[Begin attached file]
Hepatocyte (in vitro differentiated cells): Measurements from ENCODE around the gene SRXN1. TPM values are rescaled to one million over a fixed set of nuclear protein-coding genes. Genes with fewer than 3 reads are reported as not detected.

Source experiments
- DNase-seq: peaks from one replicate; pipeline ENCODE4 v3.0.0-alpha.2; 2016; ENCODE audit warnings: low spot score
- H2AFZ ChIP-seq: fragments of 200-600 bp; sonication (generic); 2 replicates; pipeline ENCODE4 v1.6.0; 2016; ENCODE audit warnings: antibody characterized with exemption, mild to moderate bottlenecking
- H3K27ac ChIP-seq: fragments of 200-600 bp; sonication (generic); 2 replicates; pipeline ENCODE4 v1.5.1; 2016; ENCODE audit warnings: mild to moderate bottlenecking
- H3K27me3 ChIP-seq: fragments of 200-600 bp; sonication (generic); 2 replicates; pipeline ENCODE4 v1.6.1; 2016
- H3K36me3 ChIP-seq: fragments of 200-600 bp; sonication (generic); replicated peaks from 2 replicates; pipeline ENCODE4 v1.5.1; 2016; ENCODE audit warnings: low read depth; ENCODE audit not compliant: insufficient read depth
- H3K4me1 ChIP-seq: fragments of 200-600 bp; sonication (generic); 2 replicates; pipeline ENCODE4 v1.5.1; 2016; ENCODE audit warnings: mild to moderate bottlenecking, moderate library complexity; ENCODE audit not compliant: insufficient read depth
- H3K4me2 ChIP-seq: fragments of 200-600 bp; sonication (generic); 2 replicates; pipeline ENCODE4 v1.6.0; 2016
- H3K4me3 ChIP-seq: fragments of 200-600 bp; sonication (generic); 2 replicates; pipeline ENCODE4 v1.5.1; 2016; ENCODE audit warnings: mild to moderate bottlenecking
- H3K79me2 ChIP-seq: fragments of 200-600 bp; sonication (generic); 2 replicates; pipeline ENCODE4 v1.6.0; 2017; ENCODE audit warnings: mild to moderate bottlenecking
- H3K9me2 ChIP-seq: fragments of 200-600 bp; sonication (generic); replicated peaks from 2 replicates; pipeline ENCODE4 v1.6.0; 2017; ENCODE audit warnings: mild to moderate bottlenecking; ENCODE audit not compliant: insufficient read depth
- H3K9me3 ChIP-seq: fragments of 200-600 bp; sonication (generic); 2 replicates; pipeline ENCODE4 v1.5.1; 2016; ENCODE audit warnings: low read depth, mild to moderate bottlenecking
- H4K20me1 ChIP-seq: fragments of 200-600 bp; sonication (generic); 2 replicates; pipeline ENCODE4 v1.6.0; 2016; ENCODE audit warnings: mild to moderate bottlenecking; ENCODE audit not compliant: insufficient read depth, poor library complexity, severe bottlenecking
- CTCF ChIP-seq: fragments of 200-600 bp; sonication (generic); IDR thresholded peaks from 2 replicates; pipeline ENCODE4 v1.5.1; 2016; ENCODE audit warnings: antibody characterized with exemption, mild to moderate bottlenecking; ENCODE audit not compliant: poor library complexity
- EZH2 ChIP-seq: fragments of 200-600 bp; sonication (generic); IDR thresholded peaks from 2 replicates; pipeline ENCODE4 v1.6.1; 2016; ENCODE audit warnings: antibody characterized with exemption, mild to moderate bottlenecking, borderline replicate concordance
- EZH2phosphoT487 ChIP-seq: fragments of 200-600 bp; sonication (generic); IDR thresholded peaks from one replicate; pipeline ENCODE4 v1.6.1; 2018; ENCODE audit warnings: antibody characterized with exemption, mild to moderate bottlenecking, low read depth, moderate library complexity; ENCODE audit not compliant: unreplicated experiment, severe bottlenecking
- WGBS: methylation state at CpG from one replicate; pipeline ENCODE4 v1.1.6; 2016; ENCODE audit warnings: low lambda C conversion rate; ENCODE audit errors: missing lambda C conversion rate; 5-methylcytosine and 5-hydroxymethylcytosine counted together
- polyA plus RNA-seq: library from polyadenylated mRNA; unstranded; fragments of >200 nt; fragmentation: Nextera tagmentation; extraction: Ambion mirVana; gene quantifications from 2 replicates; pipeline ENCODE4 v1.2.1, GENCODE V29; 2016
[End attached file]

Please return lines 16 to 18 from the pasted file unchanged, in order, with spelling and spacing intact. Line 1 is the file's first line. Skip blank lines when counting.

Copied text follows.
- EZH2 ChIP-seq: fragments of 200-600 bp; sonication (generic); IDR thresholded peaks from 2 replicates; pipeline ENCODE4 v1.6.1; 2016; ENCODE audit warnings: antibody characterized with exemption, mild to moderate bottlenecking, borderline replicate concordance
- EZH2phosphoT487 ChIP-seq: fragments of 200-600 bp; sonication (generic); IDR thresholded peaks from one replicate; pipeline ENCODE4 v1.6.1; 2018; ENCODE audit warnings: antibody characterized with exemption, mild to moderate bottlenecking, low read depth, moderate library complexity; ENCODE audit not compliant: unreplicated experiment, severe bottlenecking
- WGBS: methylation state at CpG from one replicate; pipeline ENCODE4 v1.1.6; 2016; ENCODE audit warnings: low lambda C conversion rate; ENCODE audit errors: missing lambda C conversion rate; 5-methylcytosine and 5-hydroxymethylcytosine counted together